Taraxacum officinale

Dandelions are a common weed found in temperate areas throughout the world. They were brought all over the world with immigrants who used them for food and soon escaped to grow wild wherever they were brought. Dandelions are a nutritional powerhouse. Their bitter greens are an amazing source of low calorie nutrients and are great in salads. The flowers are surprisingly tasty and are great in jellies and wines. Dandelion root is also used to make a nourishing beverage.

Dandelion often makes an appearance in recipes for spring tonic.

When a recipe calls for dandelion flowers, it isn't asking for the large flower head but the hundreds of tiny yellow florets that make up the big yellow head. When preparing dandelion flowers for cooking, be sure to separate the yellow flowers completely from the bitter green bracts and the white fluff.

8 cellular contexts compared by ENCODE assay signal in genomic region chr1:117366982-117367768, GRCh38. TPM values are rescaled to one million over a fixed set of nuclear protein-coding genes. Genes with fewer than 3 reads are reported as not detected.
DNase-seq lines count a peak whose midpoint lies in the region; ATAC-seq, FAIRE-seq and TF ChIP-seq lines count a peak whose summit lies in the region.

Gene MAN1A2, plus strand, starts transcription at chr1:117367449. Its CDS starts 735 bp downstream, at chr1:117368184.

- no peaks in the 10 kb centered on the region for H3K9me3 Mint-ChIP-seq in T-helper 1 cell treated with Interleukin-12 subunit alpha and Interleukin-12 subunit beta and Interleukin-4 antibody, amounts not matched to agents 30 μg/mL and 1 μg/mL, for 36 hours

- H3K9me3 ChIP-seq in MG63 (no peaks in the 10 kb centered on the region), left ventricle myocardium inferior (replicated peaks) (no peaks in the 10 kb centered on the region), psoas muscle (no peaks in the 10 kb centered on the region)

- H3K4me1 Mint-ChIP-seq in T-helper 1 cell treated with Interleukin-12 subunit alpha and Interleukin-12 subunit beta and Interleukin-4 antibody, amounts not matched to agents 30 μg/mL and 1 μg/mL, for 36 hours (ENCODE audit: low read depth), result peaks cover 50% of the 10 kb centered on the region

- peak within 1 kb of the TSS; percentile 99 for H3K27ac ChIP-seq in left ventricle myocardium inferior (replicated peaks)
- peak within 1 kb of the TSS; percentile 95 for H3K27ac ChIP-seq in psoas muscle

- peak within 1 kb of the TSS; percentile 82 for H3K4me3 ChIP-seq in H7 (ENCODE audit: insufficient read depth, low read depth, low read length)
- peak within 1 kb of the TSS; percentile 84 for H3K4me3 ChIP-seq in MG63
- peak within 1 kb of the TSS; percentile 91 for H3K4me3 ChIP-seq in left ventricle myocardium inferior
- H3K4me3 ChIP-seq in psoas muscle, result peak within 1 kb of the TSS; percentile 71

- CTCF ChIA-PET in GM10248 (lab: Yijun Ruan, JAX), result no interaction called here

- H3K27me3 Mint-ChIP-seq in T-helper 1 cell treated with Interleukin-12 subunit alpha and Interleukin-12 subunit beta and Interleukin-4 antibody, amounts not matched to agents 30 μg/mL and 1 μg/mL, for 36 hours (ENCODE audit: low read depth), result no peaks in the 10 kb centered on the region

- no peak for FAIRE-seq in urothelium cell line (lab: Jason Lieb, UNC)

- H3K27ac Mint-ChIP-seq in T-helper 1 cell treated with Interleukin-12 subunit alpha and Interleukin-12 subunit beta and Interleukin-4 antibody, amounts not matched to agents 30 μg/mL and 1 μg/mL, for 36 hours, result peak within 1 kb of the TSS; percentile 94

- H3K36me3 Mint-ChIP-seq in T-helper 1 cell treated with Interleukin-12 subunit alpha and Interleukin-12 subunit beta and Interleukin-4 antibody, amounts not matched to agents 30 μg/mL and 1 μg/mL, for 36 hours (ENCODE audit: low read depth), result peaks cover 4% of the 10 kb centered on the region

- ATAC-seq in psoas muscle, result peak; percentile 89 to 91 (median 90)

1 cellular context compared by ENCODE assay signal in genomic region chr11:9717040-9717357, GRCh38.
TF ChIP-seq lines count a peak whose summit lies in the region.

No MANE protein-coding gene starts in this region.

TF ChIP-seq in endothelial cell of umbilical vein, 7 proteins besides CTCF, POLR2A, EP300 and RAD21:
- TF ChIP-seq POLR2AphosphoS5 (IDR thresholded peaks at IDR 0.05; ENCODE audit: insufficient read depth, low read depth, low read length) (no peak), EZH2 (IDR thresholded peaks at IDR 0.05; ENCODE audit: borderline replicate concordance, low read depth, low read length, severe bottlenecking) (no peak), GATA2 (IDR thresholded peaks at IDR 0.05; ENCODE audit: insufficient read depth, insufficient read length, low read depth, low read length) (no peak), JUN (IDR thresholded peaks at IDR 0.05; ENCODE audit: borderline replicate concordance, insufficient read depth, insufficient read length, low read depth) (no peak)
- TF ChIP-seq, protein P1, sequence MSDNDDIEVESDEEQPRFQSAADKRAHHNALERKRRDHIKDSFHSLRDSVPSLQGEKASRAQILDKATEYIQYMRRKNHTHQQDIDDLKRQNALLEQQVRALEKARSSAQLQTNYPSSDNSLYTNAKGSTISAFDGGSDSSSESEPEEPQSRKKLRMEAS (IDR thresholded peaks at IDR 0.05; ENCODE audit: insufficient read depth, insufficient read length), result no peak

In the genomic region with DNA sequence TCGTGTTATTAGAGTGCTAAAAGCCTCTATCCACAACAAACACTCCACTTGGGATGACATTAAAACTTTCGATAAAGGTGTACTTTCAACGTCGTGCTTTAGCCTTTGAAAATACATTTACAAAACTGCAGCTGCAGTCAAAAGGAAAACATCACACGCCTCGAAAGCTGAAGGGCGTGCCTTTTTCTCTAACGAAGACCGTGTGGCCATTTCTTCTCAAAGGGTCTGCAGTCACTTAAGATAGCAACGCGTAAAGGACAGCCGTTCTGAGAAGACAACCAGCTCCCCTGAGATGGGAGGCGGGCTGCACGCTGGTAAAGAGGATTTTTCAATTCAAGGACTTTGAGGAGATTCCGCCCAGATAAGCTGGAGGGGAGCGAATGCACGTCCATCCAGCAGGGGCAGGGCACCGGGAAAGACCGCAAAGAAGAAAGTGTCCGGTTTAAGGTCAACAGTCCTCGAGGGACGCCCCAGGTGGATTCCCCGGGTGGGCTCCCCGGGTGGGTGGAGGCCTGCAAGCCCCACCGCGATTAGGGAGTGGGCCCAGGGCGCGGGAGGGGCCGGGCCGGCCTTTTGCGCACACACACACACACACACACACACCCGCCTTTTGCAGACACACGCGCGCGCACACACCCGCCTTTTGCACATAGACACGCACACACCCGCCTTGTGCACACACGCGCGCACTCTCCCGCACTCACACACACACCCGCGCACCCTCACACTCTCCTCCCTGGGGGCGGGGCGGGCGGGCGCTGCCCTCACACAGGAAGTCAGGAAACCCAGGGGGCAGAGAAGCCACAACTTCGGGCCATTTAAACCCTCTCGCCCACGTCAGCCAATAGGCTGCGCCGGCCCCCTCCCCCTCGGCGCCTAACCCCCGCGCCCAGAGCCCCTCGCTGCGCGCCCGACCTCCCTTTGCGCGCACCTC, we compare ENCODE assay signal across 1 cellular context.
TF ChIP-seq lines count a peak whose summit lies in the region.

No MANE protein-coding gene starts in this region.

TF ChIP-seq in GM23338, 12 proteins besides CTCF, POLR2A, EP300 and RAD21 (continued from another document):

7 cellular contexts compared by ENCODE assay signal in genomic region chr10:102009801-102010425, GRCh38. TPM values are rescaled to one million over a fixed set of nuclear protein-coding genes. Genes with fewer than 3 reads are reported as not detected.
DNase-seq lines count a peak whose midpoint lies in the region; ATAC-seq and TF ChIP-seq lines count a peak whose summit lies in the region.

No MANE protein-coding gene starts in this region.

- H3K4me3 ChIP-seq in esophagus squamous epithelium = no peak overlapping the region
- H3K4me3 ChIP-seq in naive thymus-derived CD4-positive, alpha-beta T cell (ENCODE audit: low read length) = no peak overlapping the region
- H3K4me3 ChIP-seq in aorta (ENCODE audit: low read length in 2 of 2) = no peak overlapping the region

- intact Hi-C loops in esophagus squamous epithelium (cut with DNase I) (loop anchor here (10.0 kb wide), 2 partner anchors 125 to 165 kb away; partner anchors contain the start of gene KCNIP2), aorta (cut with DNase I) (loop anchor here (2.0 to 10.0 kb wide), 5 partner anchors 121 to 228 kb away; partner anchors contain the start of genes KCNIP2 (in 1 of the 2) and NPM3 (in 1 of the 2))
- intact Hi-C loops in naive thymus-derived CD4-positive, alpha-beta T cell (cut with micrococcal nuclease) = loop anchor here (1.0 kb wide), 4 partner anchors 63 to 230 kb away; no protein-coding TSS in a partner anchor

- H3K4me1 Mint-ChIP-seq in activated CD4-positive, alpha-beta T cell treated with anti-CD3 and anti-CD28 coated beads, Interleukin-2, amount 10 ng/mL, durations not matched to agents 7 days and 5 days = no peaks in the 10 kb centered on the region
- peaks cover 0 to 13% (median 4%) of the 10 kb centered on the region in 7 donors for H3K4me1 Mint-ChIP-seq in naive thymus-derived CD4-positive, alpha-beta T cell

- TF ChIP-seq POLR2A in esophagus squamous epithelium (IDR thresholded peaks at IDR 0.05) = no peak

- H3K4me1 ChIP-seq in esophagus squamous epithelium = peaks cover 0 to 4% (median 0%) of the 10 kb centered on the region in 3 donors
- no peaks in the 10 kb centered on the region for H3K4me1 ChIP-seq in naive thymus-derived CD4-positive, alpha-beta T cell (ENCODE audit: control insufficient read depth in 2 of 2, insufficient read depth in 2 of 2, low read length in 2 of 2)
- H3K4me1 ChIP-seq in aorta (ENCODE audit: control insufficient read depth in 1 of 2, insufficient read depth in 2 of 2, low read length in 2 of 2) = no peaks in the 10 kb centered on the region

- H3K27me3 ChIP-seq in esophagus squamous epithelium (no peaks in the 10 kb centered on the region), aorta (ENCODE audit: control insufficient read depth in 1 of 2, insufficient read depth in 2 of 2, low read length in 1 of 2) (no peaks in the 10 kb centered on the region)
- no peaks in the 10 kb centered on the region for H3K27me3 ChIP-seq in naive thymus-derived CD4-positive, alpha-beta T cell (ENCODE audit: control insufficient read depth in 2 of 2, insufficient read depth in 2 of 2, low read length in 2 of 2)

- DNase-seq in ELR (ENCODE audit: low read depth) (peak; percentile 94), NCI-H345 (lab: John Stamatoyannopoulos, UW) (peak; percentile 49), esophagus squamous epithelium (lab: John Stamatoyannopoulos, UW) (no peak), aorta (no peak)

The greens should be harvested when young before the flowers appear for best flavor.

Roots should generally be harvested in the autumn of the first year.

When wild harvesting dandelions, make sure that you are at least 50 feed from a roadway and harvesting from an area that is not routinely treated with pesticides, herbicides or chemical fertilizers and always be sure to rinse your dandelions well before using them.

Dandelion greens are rich in fiber, folate, magnesium, phosphorus, copper, Vitamin A, Vitamin C, Vitamin E, Vitamin K, Thiamin, Riboflavin, Vitamin B6, Calcium, Iron, Potassium and Manganese

Element(s): Air -
Planet(s): Jupiter Sun
Zodiac Sign: Pisces Sagittarius
Season: Spring
Sabbat: Feast of May

Gender: Masculine

healing, health, strength, wishes, perseverance, divination

Recipes that contain Dandelion

Notes from the Test Kitchen

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